In 1786, or a year or two later, the second school-house on this island was built on the land of Nathaniel Purinton. It was destroyed by fire in 1826, and the present building was erected soon after on the site of the former.
No information has been obtained in regard to the erection of school-houses in other portions of the town, and but little can be said concerning the early teachers here.
An Irishman by the name of Patch is said to have taught the first public school on Great Island. He kept a school in the old school-house for seven or eight winters. Some of the later teachers in that district have been Wentworth Dresser, a Mr. Hill, T. Coten, and Mr. Edgecomb, of Topsham, who is the present teacher there.
The first teacher in the second school-house was John Sullivan, also an Irishman. He is said to have been a good teacher, but addicted to habits of intemperance and accustomed to close his school for a week or more in order to go upon drinking "sprees." Among his successors in that school have been Samuel Williams, Nathaniel Purinton, W. Dresser, Doctor Seward Garcelon, Jeremiah Hacker, S. Purinton, G. C. Smith, and the present teacher, Alvah A. Plummer.
There are upon Great Island six school districts, and the schools average from sixteen to twenty-eight weeks each in length. From twenty to forty dollars per month and board are the wages to male teachers, and from two to six dollars per week and board to female teachers. Board is from two to four and a half dollars per week. The average number of scholars in each school is about twenty.
The only school of this character in town was the HARPSWELL ACADEMY. Some of the prominent citizens, desirous of having better advantages of education offered to the children of the town than were afforded by the common schools, formed a corporation for the promotion of that object in the year 1859.
The first meeting of the Harpswell Academy Corporation was held June 13, 1859, in Johnson's Hall. The Act of Incorporation was accepted, and a committee of three were chosen to prepare a code of by-laws. These
by-laws, which were accepted at the next meeting, provided, amongst other things, that the annual meeting should be held on the second Monday in June, that the officers should consist of a president, secretary, treasurer, and a visiting committee of three, together forming a Board of Trustees; that the visiting committee should visit the school twice each term, and should have entire control of the school and building; that the Board of Trustees should employ the teachers, fix the terms of admission to the school, and make all purchases; and that "there shall never be a majority of the trustees elected from any one sect or denomination of Christians."
At this meeting, Paul Randall was chosen president, Harmon Pennell, vice-president; Robert Pennell, secretary; Henry Barnes, treasurer; and Clement Skolfield, Isaiah Snow, Stephen Purinton, Thomas Pennell, and Lemuel H. Stover, a visiting committee. A committee of three was also chosen to raise money and select a place for an academy building. On July 2d of this year, the trustees voted to accept a lot of one fourth of an acre of land offered by David S. Dunning at the sum of twenty-five dollars, and very shortly after this a neat and substantial building was erected on that part of the Neck which is designated North Harpswell. The corporators, however, went in debt for the building, and accordingly, at a meeting held March 1, 1860, the academy was mortgaged in order to raise money to pay the indebted-ness. On April 18, 1865, the trustees voted to raise money by subscription to redeem this building.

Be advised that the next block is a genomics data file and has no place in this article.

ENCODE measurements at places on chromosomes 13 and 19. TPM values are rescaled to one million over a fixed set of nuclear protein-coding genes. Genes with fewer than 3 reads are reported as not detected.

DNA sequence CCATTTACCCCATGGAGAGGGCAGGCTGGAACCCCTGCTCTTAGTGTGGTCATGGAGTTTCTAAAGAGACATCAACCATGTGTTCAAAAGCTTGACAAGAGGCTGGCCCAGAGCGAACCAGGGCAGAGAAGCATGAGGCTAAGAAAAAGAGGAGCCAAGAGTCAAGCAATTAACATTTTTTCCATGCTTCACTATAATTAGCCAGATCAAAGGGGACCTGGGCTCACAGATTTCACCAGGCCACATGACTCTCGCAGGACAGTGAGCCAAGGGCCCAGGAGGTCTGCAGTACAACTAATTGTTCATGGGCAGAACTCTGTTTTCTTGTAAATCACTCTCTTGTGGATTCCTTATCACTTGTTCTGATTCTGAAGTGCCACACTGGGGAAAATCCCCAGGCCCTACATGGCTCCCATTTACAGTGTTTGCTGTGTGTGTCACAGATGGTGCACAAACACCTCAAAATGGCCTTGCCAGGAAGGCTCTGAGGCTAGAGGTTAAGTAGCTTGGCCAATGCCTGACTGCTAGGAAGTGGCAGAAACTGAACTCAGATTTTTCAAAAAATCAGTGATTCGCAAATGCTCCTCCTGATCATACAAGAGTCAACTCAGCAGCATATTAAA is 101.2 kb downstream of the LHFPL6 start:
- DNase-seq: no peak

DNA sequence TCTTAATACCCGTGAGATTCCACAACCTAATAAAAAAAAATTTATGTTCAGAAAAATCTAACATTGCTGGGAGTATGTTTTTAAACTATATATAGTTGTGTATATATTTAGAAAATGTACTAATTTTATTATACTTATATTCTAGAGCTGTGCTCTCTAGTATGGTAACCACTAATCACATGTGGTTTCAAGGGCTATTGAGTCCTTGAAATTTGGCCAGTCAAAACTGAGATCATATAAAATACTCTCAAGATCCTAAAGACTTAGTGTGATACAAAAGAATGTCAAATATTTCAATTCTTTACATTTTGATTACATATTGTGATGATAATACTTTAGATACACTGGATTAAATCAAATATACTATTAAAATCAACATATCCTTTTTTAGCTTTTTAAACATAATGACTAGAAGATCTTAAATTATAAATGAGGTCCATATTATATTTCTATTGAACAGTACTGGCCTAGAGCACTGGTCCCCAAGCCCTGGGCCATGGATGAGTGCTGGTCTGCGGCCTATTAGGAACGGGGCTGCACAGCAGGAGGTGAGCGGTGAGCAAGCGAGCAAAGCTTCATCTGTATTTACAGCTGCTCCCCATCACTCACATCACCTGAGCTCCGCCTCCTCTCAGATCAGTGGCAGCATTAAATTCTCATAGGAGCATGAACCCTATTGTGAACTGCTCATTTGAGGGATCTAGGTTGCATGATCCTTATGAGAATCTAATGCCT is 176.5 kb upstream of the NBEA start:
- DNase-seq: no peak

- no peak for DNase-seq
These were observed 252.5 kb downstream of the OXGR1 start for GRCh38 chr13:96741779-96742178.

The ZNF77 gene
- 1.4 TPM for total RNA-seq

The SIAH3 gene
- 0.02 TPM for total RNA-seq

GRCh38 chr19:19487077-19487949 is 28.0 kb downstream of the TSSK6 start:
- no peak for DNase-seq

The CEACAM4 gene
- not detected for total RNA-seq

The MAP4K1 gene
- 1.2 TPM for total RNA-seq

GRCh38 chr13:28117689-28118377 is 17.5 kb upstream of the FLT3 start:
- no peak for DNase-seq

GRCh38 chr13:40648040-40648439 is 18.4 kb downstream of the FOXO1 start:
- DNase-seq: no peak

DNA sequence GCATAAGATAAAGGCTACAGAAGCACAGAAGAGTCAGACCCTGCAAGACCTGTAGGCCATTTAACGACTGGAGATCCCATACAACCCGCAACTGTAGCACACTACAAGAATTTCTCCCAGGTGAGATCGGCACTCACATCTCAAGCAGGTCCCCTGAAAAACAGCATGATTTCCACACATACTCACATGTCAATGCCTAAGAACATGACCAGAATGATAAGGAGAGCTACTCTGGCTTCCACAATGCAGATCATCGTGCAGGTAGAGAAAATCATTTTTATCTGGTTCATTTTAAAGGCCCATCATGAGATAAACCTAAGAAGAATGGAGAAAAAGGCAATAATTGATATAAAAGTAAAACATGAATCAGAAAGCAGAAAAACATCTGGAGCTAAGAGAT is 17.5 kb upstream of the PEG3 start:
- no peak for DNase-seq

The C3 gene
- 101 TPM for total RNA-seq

How successful this attempt was, is not stated in the records.
The first term of school in this academy commenced Monday, September 5, 1859, under the instruction of H. C. White, M. D., with one or more assistants. The rates of tuition were as follows:-
|In Primary Department, per term||$2.00
| " Common English, " || 3.00
| " Higher Branches, " || 4.00
| " Drawing and Painting, " || 1.50 to 2.00
| " Music " || 6.00
For use of instrument, one dollar extra.
The school was kept up a few years, but finally failed from want of adequate support and encouragement. The building is still standing.
The first school-teacher upon Great Island was a man named Hobby. He taught in private houses. Private schools were held in many families prior to the building of the first school-house, but there have been but few held in the part of the island where the second school-house is located. Stephen Purinton, however, is known to have had schools for his children. The only private teachers besides Hobby, who are remembered to have taught here in early times, were Messrs. Patch and Sullivan.
The first teacher on Orr's Island is said to have been a man by the name of Kinnecum, and the first one upon Merriconeag Neck is said to have been a Mr. Walker. Both of these teachers taught private schools.
The only teacher of a private school on the Neck beside Mr. Walker, of whom we have been able to learn, was Parson Eaton, who taught a few day-scholars in some of the higher branches. Although we have no positive information upon the subject, it is probable that Mr. Eaton's scholars were only those who desired to secure a higher education than could at that time be obtained at the common schools, and they very likely were the children of the more wealthy citizens.